triminieshelton on LibraryThing More than 1 year ago
powerful story of a southern family doomed to disintegration and death. Father awash in alcohol, mother in martyrdom, one daughter handicapped, the other destroyed by her mother's jealously and hatred, her father's smothering dependence and semisexual love. Poetic, evocative of Virginia during the second word war. Sometimes hard to read but worth it.
Anonymous More than 1 year ago
Anonymous More than 1 year ago
I read a magazine article which mentioned that this book might be made into a movie so I decided to read it. It was slow and hard to follow. I could not relate to or sympathize with any of the characters. I didn't like any of them. But I was prepared to slug it out until the end when the book froze on my nook. I tried to get it going again but no use so I ended up archiving it. The logical conclusion is that it was so bad even my nook wouldn't let me read it. HA!
Anonymous More than 1 year ago
kraaivrouw on LibraryThing More than 1 year ago
I recently managed to make it all the way through Sophie's Choice, a book I had attempted to read in college and hadn't had the maturity to finish. I loved it on my recent read so I thought I should return to Lie Down in Darkness, another book I hadn't been able to complete.This is a very good, if not great, novel. It is also very depressing. I remember it being so depressing that I just couldn't get through it the first time (and my memory was good). All the same, the writing is beautiful and the characterizations clear and sad. In a sense, this novel is a lyrical essay on Tolstoy's quote about unhappy families from Anna Karenina: "Happy families are all alike; every unhappy family is unhappy in its own way."The novel opens on Peyton Loftis' body returning to her family on the train from New York after her suicide. Styron ranges back and forth in time and point of view throughout the novel in presenting the causes of Peyton's depression and suicide.Peyton Loftis is the template for a particular kind of doomed Southern girl - beautiful with Daddy issues and a dozen bad habits, the kind of girl certain kinds of boys fall in love with but never marry. She is in some ways a very old-fashioned character - very much of her own generation. Reading her will make you grateful that our mothers' generation fought the feminist battles and gave us options beyond attending Sweet Briar and marrying the first fraternity boy that crossed our path. I think it's a wonder more intelligent and creative women didn't cut their own throats in the public square out of sheer boredom.I'd like to say that all the changes in the status of women in the last 50 or so years have made the Peyton Loftises of the world obsolete, but that would be untrue. There are still plenty of boxes for both women and men to be confined to and political and societal change don't necessarily eliminate them.I'm glad I made it through this one this time. It is, as I said, a good novel. I can strongly relate to all the flavors of despair that Styron depicts and truly felt the presence of his own depression throughout the novel. Styron is wonderfully flamboyant with language and character, even when weighed down with his own demons.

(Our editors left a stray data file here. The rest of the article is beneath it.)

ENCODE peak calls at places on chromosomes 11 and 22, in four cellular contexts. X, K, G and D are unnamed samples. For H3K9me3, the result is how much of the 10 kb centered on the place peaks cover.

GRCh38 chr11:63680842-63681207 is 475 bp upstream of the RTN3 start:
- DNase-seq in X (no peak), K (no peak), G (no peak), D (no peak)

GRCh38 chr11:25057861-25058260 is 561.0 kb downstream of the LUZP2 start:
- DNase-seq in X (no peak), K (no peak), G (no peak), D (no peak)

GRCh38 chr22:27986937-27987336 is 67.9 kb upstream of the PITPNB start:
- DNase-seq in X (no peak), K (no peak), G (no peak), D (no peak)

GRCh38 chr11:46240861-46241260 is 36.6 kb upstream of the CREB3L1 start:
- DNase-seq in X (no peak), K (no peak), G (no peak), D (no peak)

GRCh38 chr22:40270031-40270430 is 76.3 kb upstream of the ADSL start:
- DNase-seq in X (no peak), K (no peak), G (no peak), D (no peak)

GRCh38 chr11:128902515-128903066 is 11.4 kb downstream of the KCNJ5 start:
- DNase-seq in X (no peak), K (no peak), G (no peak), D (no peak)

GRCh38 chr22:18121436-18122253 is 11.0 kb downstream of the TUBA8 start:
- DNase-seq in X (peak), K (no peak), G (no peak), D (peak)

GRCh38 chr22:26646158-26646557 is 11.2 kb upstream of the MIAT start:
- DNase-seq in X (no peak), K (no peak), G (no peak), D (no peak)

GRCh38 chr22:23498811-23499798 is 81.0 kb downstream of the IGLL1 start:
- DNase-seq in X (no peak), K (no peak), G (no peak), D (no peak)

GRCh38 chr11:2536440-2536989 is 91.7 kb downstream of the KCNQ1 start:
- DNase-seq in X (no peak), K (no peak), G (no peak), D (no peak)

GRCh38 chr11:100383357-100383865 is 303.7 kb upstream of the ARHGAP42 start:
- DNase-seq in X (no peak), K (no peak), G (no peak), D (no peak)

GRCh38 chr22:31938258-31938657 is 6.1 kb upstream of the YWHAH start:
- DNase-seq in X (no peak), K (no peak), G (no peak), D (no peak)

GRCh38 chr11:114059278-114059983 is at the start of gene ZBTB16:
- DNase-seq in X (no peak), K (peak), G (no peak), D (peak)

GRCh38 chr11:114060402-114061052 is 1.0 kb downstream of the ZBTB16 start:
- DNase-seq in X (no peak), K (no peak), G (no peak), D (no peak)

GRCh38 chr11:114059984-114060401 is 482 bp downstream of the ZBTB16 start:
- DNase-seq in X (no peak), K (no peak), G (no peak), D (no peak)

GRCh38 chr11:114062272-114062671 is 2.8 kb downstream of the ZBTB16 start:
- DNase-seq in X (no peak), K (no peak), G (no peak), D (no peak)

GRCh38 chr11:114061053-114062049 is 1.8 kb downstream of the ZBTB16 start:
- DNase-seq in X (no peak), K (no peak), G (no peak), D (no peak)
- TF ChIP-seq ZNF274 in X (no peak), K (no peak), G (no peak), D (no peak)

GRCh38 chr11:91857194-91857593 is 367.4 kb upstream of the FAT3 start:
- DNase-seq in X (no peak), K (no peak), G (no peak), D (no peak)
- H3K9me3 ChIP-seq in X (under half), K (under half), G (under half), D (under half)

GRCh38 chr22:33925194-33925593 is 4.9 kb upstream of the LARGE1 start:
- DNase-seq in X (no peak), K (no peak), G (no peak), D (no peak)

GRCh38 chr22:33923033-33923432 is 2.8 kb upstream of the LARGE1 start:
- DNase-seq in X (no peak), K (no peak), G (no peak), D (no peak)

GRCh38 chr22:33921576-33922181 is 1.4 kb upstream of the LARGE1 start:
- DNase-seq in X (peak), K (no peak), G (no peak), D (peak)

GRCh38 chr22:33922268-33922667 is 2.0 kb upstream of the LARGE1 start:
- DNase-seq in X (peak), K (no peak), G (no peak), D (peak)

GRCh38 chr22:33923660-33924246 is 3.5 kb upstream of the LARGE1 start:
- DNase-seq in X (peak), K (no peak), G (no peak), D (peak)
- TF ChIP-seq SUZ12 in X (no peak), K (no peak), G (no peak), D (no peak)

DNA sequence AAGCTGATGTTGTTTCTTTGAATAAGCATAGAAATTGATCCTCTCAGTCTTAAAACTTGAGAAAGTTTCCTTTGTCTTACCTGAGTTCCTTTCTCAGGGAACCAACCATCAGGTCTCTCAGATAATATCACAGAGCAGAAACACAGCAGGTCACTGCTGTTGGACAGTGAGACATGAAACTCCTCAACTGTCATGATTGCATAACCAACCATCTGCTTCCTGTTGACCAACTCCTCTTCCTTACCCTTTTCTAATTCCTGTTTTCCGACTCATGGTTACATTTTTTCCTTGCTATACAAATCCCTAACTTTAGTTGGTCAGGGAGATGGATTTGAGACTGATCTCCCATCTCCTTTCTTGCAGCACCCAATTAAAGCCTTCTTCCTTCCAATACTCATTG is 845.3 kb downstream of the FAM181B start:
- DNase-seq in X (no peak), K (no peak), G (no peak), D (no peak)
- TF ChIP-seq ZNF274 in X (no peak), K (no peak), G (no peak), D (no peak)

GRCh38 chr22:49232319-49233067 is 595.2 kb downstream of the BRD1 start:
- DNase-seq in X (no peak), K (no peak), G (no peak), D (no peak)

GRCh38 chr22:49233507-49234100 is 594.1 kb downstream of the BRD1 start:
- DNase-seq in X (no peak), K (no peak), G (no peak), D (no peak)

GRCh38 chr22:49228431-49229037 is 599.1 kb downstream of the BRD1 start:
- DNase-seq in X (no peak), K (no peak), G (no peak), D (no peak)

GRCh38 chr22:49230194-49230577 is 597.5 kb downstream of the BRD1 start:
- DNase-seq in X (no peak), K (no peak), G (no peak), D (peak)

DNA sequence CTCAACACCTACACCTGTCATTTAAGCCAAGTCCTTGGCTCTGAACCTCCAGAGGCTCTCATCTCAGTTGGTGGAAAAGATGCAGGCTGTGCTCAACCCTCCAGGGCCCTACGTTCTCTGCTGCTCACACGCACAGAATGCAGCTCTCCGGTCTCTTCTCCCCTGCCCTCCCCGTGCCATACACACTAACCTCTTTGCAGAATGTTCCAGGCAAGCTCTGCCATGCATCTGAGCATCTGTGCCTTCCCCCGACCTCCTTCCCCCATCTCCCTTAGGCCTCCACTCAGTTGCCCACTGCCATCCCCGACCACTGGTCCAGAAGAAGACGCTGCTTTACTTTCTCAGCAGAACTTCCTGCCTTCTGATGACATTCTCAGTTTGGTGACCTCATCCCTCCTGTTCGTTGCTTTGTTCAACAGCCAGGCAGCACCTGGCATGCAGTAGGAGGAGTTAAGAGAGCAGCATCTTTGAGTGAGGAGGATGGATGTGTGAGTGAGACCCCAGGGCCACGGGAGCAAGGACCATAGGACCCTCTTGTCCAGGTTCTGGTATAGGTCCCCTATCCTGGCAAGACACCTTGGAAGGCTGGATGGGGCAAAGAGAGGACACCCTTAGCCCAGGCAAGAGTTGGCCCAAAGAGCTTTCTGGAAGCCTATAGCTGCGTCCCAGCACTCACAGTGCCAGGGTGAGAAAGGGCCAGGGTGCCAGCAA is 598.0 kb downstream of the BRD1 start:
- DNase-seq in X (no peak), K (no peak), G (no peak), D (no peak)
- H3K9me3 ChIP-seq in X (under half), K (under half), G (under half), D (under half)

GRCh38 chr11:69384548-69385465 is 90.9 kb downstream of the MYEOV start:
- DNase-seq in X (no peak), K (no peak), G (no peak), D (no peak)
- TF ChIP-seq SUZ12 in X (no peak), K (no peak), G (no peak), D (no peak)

Anonymous More than 1 year ago
Anonymous More than 1 year ago